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May 25, 2014, last updated May 30, 2014

By Louise Carr, Associate Editor and Featured Columnist

[Health and fitness articles are reviewed by our team of Doctors and
Registered Nurses, Certified fitness professionals and other members
of our Editorial Board]

If you could add just one type of vegetable to your plate to
dramatically improve your health, what would it be? Look
no further than greens. Dark, leafy greens are the Number
One food you can eat on a regular basis for impressive
health benefits. But most of us don’t take advantage of
these benefits and our diets are sadly lacking in leafy
veggies. Here’s why you need to go green and stock up on
these nutritious superfoods.

Superstar Greens

Look for the leaves and dark green color – the foods in this
group of healthy greens include spinach, Swiss chard,
mustard greens, broccoli, leaf lettuce, arugula, and chicory.
And the greens that really pack a punch?

Try kale, spinach, bok choy, collard greens, watercress and
turnip greens. Kale has ruffly edges and comes in a range
of colors, while collards – popular in Southern cooking –
have a cabbage-like taste and offer similar nutritional
benefits to kale.

Why You Need to Eat Your Greens

Your mom always said it, but there’s good reason why you
should eat your greens.

These leafy vegetables are full of fiber as well as vitamins
and minerals.

For example, kale has got quite a reputation for itself
among foodies, and for good reason. Kale is an excellent
source of folate, potassium, vitamins A C, and K, and a
decent amount of calcium.

You may not be able to eat enough greens to get all the
calcium you need but it’s a good start – a half-cup of
mustard greens has 55mg of calcium.

Moreover, some of the substances in dark, leafy greens act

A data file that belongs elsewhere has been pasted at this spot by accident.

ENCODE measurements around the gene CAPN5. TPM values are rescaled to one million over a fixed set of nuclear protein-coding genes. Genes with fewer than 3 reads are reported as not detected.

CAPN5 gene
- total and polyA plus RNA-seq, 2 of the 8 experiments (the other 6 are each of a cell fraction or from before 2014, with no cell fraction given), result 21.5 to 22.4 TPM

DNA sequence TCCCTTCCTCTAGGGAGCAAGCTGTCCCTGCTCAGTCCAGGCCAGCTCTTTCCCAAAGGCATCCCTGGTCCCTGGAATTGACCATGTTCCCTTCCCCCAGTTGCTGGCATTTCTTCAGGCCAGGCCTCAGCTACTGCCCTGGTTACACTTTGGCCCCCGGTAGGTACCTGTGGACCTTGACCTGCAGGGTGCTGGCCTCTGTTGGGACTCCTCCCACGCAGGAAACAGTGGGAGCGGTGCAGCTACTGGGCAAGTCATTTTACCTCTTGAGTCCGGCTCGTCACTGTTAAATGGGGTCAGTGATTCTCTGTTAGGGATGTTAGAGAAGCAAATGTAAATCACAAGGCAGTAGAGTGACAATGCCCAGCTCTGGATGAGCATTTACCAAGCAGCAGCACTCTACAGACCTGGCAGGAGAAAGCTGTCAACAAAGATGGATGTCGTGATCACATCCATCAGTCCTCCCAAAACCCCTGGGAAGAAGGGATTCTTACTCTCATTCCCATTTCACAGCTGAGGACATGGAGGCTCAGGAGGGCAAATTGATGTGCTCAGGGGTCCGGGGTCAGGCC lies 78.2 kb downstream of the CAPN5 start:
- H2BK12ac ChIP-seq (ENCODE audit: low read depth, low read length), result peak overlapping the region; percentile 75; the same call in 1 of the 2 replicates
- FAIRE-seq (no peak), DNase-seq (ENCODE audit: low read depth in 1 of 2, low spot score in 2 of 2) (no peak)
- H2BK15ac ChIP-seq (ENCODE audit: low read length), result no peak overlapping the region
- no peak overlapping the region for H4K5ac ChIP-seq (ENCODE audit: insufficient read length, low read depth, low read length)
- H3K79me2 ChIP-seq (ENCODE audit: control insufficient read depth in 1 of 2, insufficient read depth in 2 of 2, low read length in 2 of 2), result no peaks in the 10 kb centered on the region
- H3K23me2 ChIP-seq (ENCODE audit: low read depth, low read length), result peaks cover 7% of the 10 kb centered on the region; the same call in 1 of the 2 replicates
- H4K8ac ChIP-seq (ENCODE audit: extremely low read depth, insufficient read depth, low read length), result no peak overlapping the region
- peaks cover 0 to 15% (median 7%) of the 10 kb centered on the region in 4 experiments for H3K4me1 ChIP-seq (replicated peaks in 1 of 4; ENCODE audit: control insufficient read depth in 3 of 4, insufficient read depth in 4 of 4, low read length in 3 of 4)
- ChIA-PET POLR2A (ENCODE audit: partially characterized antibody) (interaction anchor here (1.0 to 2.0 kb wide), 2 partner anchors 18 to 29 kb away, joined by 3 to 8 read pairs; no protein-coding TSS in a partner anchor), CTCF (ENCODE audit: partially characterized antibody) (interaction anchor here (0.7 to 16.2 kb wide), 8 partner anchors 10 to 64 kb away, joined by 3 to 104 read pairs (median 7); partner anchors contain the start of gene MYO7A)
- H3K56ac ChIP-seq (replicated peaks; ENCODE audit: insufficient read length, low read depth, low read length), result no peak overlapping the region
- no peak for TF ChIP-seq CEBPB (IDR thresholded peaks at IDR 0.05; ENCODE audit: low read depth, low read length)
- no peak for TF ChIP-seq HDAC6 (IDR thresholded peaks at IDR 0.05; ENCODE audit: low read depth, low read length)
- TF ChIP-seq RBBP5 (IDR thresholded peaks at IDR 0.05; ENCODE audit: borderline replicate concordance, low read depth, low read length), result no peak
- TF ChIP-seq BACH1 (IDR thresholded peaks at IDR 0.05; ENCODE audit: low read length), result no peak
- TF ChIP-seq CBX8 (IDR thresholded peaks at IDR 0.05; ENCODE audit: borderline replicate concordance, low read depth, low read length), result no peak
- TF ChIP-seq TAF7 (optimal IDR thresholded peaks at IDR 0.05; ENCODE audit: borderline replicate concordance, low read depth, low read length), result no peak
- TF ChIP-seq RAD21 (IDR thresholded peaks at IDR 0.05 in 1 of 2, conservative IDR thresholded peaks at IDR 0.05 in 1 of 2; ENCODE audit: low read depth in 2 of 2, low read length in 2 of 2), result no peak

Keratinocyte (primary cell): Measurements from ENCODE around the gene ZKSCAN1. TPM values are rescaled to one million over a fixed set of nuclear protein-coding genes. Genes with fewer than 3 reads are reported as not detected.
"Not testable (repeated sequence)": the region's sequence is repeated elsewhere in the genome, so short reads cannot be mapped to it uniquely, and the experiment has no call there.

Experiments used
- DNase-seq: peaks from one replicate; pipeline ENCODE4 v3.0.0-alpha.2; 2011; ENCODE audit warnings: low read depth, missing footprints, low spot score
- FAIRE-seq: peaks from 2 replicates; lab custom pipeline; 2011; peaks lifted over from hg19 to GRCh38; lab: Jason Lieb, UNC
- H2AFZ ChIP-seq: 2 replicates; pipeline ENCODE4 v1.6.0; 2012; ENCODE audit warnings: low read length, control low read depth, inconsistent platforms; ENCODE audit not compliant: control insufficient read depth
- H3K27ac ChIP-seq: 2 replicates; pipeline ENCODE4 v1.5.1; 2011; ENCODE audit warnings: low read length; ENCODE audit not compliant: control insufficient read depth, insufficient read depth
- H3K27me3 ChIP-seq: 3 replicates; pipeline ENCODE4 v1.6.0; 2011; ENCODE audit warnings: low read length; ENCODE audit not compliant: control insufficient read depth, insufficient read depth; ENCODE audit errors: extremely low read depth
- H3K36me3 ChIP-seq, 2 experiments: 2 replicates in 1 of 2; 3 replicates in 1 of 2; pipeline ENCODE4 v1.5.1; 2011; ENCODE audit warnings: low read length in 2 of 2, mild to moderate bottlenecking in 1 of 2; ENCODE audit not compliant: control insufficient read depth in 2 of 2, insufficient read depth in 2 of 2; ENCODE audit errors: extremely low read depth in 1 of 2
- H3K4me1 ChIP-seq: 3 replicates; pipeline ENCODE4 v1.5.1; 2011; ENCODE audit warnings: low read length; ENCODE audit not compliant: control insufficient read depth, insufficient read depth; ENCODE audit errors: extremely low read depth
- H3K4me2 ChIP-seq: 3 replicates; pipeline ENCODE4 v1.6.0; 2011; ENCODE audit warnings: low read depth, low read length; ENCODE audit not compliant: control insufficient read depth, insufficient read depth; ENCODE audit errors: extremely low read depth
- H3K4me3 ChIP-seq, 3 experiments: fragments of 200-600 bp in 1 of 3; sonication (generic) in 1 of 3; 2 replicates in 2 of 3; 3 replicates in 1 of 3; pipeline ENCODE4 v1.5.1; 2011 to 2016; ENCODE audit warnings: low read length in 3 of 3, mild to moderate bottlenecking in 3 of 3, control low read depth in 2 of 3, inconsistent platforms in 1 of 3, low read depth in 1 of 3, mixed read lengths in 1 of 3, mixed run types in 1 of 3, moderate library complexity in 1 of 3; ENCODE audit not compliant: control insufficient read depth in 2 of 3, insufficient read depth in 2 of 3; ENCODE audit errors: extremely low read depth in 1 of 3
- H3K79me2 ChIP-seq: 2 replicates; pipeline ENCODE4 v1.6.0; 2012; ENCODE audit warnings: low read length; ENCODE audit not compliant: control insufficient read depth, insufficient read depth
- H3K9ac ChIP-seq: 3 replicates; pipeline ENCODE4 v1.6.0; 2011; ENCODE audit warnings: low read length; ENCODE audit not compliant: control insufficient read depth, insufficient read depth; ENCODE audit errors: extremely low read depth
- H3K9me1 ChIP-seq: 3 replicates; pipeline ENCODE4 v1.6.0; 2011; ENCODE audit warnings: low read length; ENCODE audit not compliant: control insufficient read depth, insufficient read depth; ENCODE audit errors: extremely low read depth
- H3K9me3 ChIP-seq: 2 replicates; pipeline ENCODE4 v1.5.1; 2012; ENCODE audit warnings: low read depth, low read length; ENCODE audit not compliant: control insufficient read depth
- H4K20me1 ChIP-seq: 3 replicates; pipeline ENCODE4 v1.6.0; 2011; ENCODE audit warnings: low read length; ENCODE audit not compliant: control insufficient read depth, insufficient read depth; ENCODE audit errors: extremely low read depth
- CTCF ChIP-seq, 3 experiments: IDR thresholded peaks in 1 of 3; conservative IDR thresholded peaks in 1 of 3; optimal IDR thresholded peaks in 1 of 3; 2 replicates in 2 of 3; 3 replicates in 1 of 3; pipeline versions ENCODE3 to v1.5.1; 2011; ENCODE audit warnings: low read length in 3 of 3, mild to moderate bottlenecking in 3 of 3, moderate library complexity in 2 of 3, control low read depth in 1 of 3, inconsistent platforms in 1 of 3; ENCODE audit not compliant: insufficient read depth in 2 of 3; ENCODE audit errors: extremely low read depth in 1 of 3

as antioxidants and may even protect you from cancer,
diabetes and heart disease.  A 2013 study from
Universidade Federal de Ouro Preto in Brazil found that
watercress and broccoli are especially rich in a type of anti-
oxidant called "isothiocyanates" which triggers enzymes
involved in detoxifying your blood, and which prevent the
growth of cancer cells.

How To Pick and Prepare Dark, Leafy Greens

Look for fresh veggies with no signs of dried or yellowing

Store your greens
away from tomatoes or apples as these
give off a chemical that causes the greens to wilt more

Make sure you get rid of all grit and dirt by washing the
greens in a sink of cold water, let the water drain, and then
repeat until the dirt is gone – don’t let the greens sit.

Dry the greens on paper towels or in a colander. Add to
salads or cook to use in pasta sauces, stir fries, and

If you cook your greens in oil, choose heart-healthy extra
virgin olive oil.

Want to know why these greens should be on your
shopping list? We found the top 7 benefits based on recent
scientific research.

10 Good Reasons to Eat Greens

1. Dark, Leafy Greens Protect Against Mouth Cancer

The American Institute for Cancer Research shows in its
publication “Food, Nutrition, Physical Activity, and the
Prevention of Cancer: A Global Perspective” that foods
containing carotenoids are likely to protect against cancer
of the mouth, larynx, and pharynx.

Guess what food is high in carotenoids? Green, leafy
vegetables like spinach, kale, lettuce, mustard greens,
chicory, Swiss chard and collard greens.

Carotenoids act as antioxidants, according to experts, and
may prevent cancer by attacking free radicals before they
have the chance to harm the body.

Leafy Greens Help Prevent Osteoporosis

Dark green, leafy vegetables help to prevent osteoporosis
in two ways. First, certain greens such as kale are rich in
calcium which helps to build solid bones, free of porous

Second, greens are rich in Vitamin K.  Vitamin K is hugely
important for helping your blood to clot. But, less well
known, Vitamin K Also helps to prevent osteoporosis. A
1999 study from Brigham and Women's Hospital and
Harvard Medical School, Boston discovered that vitamin K is
crucial for protecting against fractures caused by

This link between Vitamin K and osteoporosis was found  
when scientists noted that women in certain regions of
Japan who ate diets rich in Vitamin K experienced almost
no osteoporosis. Vitamin K enhances bone mineral density.

One cup of any of the leafy greens provides your
recommended daily serving of vitamin K, and kale is
particularly full of the vitamin, providing six times the